IN SUMMARY: According to a Takeda Oncology report “for people diagnosed with multiple myeloma, there can be an abundance of information, which can lead to confusion around the next steps in their diagnosis and treatment plan. Particularly, there appears to be a disconnect between what they understand and what they want to know about the treatment journey that lies ahead. This knowledge gap can manifest feelings of anxiety and uncertainty in people with multiple myeloma, which is counterproductive to having open dialogues with their physician on treatment decisions. This is an opportunity to make a difference.
- In 2018, the National Cancer Institute estimates there will be 1,735,000 new cases of cancer diagnosed in the U.S.
- During the past 12 months, health care ads have reached 75% of U.S. cancer survivors on television, 54% at doctor’s offices and 40% via magazines.
- When asked what sources of information they value the most, it’s no surprise that all survivors look primarily to their medical support team (doctors, nurses, pharmacists), medication packaging/labels and family/friends.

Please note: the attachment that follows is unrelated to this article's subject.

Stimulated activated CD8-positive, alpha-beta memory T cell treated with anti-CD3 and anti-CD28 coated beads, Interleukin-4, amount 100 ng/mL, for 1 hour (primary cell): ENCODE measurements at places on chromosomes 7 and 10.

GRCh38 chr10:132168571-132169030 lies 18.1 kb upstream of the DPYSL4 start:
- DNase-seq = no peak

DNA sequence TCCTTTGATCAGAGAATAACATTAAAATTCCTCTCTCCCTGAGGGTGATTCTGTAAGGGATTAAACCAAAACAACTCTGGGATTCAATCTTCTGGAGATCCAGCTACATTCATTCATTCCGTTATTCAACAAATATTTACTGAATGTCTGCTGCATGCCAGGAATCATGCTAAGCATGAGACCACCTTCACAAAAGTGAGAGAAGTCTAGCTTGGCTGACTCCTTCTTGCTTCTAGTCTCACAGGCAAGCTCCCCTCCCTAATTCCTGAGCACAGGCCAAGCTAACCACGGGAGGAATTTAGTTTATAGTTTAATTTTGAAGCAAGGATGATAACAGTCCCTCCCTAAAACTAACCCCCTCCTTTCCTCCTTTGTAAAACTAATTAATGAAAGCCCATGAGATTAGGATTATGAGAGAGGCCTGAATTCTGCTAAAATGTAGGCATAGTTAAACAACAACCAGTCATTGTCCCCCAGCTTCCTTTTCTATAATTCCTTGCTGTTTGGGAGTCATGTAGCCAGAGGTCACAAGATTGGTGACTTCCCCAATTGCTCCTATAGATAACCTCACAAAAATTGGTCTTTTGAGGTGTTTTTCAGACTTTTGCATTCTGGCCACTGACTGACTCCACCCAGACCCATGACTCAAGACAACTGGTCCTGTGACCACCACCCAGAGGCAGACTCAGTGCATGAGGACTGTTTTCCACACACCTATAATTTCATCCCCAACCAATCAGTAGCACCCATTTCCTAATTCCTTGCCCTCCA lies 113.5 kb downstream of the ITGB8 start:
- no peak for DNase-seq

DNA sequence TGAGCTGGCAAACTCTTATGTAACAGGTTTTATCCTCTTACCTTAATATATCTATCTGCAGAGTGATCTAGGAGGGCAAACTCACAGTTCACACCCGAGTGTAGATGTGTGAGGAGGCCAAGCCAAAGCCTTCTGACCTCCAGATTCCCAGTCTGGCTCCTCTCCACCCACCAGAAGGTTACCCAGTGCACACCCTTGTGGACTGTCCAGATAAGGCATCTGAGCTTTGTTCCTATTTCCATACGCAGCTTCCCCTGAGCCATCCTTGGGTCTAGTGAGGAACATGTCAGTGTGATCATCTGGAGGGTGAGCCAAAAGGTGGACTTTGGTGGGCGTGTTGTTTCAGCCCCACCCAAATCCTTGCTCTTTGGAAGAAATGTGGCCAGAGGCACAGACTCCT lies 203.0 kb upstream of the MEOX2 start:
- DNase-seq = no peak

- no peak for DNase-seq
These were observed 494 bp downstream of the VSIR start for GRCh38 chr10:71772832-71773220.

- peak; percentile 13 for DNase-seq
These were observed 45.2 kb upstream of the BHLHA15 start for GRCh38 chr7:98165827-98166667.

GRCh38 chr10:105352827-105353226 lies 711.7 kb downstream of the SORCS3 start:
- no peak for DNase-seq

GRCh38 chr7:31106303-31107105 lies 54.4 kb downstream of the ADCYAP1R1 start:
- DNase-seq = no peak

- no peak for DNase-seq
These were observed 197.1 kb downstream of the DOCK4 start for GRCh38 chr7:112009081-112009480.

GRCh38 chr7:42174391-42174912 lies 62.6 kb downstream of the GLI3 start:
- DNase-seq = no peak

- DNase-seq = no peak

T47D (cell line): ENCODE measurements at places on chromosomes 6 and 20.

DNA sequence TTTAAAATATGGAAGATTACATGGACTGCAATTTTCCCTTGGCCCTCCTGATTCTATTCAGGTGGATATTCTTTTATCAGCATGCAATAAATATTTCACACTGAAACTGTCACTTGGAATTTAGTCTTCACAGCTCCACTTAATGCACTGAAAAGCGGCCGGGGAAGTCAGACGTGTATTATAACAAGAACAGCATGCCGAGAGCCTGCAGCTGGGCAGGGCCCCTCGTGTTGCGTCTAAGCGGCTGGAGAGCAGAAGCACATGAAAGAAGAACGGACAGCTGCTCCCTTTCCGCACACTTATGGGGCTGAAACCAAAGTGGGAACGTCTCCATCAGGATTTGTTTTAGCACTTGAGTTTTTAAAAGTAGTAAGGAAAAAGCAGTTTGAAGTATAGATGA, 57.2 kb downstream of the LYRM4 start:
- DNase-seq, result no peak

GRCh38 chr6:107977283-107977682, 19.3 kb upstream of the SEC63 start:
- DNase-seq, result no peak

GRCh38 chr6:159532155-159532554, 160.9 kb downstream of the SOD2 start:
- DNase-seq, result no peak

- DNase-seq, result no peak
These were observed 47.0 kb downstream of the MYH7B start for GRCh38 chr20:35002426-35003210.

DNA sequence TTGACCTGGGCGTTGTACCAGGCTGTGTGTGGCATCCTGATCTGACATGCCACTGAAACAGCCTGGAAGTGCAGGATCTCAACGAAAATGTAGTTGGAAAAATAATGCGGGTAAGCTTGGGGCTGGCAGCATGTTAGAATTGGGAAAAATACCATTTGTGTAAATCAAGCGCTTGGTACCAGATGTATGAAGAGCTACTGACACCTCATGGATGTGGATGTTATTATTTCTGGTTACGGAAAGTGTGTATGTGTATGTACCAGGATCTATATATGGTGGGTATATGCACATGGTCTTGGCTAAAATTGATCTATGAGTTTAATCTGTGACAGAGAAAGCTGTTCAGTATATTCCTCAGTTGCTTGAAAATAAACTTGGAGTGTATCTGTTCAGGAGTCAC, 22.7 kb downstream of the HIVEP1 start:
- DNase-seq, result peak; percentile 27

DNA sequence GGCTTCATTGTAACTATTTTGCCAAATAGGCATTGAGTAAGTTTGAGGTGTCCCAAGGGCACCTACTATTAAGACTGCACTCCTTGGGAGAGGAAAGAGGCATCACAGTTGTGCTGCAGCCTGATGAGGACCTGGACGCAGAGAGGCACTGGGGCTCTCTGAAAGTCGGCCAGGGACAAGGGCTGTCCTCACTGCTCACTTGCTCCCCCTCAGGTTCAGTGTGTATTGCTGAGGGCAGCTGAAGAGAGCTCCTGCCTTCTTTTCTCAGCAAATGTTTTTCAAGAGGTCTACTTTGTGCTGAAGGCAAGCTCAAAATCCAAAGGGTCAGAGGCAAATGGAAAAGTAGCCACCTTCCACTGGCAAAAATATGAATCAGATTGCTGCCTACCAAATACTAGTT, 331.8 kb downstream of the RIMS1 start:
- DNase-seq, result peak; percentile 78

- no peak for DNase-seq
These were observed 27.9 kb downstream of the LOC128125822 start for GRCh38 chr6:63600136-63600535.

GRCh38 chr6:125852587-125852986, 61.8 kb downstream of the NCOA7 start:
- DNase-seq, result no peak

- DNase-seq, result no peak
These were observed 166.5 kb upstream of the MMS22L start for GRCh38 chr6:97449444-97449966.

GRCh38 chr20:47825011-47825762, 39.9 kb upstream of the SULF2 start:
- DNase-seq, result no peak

- Oncology DTC ads promise a lot, but the therapies are not right for everyone.
- Many of these treatments bring risks of painful — even life-threatening— side effects and carry total price tags pushing $1 million.
- There are few objective guideposts to determine which patients should get which treatments, or even undergo genetic testing to determine whether they are among the minority of patients who might benefit substantially from immuno-oncology medicines. (Source:STAT News)
KEY TAKEAWAY:According to PBS.org surprisingly, huge numbers of cancer patients lack basic information, such as how long they can expect to live, whether their condition is curable or why they’re being prescribed chemotherapy or radiation, said Dr. Rab Razzak, director of outpatient palliative medicine at Johns Hopkins Medicine in Baltimore. The result: People with advanced cancer don’t know enough about their disease to make informed decisions about treatment or how they want to spend their remaining time. But is the new DTC for Oncology products, adding to the confusion?